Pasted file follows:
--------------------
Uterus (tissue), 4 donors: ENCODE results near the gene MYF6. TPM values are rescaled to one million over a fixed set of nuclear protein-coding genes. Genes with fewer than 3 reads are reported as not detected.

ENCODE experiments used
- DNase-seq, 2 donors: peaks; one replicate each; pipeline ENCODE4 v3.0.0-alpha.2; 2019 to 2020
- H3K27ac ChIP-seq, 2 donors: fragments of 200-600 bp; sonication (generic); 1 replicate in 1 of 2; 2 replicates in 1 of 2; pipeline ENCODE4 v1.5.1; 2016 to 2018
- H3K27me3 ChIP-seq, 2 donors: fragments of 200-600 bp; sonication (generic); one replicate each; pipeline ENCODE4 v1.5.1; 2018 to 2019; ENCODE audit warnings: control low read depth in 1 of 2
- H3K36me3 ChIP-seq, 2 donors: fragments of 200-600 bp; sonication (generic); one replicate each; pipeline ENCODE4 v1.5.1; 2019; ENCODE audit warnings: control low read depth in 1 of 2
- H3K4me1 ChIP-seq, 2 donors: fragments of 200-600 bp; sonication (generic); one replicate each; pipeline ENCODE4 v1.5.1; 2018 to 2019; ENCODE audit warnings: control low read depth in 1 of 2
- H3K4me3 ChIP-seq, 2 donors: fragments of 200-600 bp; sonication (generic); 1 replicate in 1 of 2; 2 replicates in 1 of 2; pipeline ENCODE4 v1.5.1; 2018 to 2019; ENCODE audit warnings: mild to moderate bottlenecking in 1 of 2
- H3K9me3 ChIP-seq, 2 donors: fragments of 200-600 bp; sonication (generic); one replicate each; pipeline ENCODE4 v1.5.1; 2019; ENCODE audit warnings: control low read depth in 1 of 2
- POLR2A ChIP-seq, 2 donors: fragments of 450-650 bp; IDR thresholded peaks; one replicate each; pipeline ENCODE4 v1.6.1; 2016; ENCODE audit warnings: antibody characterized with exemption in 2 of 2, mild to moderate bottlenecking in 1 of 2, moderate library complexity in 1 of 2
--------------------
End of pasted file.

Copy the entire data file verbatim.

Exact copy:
Uterus (tissue), 4 donors: ENCODE results near the gene MYF6. TPM values are rescaled to one million over a fixed set of nuclear protein-coding genes. Genes with fewer than 3 reads are reported as not detected.

ENCODE experiments used
- DNase-seq, 2 donors: peaks; one replicate each; pipeline ENCODE4 v3.0.0-alpha.2; 2019 to 2020
- H3K27ac ChIP-seq, 2 donors: fragments of 200-600 bp; sonication (generic); 1 replicate in 1 of 2; 2 replicates in 1 of 2; pipeline ENCODE4 v1.5.1; 2016 to 2018
- H3K27me3 ChIP-seq, 2 donors: fragments of 200-600 bp; sonication (generic); one replicate each; pipeline ENCODE4 v1.5.1; 2018 to 2019; ENCODE audit warnings: control low read depth in 1 of 2
- H3K36me3 ChIP-seq, 2 donors: fragments of 200-600 bp; sonication (generic); one replicate each; pipeline ENCODE4 v1.5.1; 2019; ENCODE audit warnings: control low read depth in 1 of 2
- H3K4me1 ChIP-seq, 2 donors: fragments of 200-600 bp; sonication (generic); one replicate each; pipeline ENCODE4 v1.5.1; 2018 to 2019; ENCODE audit warnings: control low read depth in 1 of 2
- H3K4me3 ChIP-seq, 2 donors: fragments of 200-600 bp; sonication (generic); 1 replicate in 1 of 2; 2 replicates in 1 of 2; pipeline ENCODE4 v1.5.1; 2018 to 2019; ENCODE audit warnings: mild to moderate bottlenecking in 1 of 2
- H3K9me3 ChIP-seq, 2 donors: fragments of 200-600 bp; sonication (generic); one replicate each; pipeline ENCODE4 v1.5.1; 2019; ENCODE audit warnings: control low read depth in 1 of 2
- POLR2A ChIP-seq, 2 donors: fragments of 450-650 bp; IDR thresholded peaks; one replicate each; pipeline ENCODE4 v1.6.1; 2016; ENCODE audit warnings: antibody characterized with exemption in 2 of 2, mild to moderate bottlenecking in 1 of 2, moderate library complexity in 1 of 2